Sermon for Fourth Sunday before Lent High Mass Sunday 9 February 2014
Sermon preached by Fr Julian Browning
Readings: Isaiah 58.1-12; 1 Corinthians 2-end; Matthew 5.13-20.
Matthew 5.20 Jesus says: Unless your righteousness exceeds that of the scribes and Pharisees, you will never enter the kingdom of heaven.
If there’s a divine suggestion box, I’m going to suggest that God makes things easier – or at least a little clearer. From what I can see, Jesus doesn’t say that Pharisees, those who obey the rules and the Law and try to do the right thing, won’t get into heaven. But he’s warning his followers that more has been given so more is always expected. So let’s go for it. We have seen the will of God in the life of Christ, it is perfection, and for Matthew, nothing else will do. This is the salt which always stays as salt; this is the light which lights the house. Let your light so shine before others that they see your good works and give glory to your Father who is in heaven. What could be clearer than that?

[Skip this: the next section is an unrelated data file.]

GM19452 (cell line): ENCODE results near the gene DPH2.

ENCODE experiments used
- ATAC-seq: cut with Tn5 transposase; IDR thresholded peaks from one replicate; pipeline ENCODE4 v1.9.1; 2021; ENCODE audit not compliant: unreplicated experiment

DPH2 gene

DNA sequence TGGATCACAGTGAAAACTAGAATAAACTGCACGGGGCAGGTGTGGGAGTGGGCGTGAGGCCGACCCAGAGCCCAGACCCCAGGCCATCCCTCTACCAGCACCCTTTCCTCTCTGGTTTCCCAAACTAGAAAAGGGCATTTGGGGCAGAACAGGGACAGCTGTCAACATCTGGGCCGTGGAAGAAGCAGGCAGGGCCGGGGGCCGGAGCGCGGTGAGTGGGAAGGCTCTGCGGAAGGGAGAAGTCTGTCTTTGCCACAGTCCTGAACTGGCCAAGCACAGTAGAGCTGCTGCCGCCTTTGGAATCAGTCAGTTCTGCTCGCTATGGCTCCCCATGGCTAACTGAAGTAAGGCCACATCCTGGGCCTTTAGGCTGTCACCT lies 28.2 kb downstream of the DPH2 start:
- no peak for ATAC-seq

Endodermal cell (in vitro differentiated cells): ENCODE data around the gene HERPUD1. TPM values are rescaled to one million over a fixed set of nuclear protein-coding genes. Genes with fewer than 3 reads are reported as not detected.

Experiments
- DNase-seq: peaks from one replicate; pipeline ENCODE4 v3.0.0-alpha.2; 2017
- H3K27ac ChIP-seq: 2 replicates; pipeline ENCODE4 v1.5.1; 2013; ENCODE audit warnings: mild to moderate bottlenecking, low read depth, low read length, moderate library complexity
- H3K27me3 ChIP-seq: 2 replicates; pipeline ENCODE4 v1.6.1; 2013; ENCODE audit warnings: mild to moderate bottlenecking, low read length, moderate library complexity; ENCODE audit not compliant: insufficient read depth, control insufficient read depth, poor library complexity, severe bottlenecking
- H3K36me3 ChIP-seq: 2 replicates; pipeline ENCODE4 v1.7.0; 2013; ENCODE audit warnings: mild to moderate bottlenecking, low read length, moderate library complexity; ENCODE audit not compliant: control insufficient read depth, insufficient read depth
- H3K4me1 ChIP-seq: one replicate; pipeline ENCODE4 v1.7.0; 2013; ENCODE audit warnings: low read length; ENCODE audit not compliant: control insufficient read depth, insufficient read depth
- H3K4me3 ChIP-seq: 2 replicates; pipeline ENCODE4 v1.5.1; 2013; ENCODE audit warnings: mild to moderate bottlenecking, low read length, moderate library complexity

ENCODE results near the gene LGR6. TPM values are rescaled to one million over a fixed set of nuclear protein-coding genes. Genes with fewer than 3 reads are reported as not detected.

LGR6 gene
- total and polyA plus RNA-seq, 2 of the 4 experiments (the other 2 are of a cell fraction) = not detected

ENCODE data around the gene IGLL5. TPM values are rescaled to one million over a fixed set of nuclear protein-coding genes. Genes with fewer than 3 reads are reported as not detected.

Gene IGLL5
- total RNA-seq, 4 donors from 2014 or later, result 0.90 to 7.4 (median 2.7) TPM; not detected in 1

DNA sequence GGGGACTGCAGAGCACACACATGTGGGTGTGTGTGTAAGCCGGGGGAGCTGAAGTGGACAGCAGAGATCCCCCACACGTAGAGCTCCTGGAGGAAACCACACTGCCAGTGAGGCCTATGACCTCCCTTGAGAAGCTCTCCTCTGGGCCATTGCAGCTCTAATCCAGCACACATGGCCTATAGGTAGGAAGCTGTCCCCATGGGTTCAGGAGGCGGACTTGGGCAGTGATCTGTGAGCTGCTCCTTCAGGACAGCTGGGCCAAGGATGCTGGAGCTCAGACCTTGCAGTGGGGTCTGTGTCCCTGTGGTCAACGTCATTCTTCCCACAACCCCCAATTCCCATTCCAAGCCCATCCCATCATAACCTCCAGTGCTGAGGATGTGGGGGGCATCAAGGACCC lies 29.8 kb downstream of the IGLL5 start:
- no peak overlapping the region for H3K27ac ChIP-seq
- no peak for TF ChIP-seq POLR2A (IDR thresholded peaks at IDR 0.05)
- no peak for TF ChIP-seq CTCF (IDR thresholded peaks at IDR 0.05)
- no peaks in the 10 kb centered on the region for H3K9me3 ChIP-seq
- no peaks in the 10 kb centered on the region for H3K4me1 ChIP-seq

But it hasn’t always been like that for us, has it? I think that, for many Christians today, religion isn’t at all clear, and it is sometimes a disappointment as we grow older. We are used to progress in everything, steps to maturity, but we see no progress in ourselves. Nothing dramatic, but prayer evaporates, and God is as far away as ever. When we see in ourselves this repeated failure, we try to fix it. And the more we try to put things right, going back to old ways of prayer and devotion, being more disciplined, trying new things, the worse it can get, the emptier we find ourselves. This state, which can last for decades, can feel like a betrayal of God, a betrayal of one’s friends and of one’s soul. This is not depression, but it can feel a bit like it sometimes, because we can’t see the end of it. I’m just warning you of what might happen, so if it does, if darkness settles around you, you’ll know it’s not just you. St John of the Cross says this: The soul turns to God with painful concern, thinking it is not serving God but turning away. Christians felt much like we did in sixteenth century Spain, because it’s the same story for each generation, so it’s worth having a passing acquaintance with St John of the Cross and St Teresa of Avila, and what St John called The Dark Night of the Soul, through which you will go because we all do. But those two came up with an answer. The darkness, the emptiness, the lack of clarity in our religion, is not threatening, but is friendly, and is necessary and this obscurity is God’s way of protecting us. This is how it has to be. God has not abandoned us, but we do not liberate ourselves, we wait on Him. What we see as a dark night, is actually our relationship with God, a healing process, a unique relationship for each human being, which gets deeper, not darker. O Love that will not let me go, I rest my weary soul in thee. Mystery is not to be solved, there is no solution on our terms. We must not know where we are going, because we would sabotage it, we would hurt ourselves. Our awareness is darkened, not because we’ve gone wrong, but to keep us safe, safe for “another, better love” to grow, exceeding that of the scribes and Pharisees, a desire for God alone. In the darkness, in the obscurity in which we live, we discover, deep within us, the freedom to desire.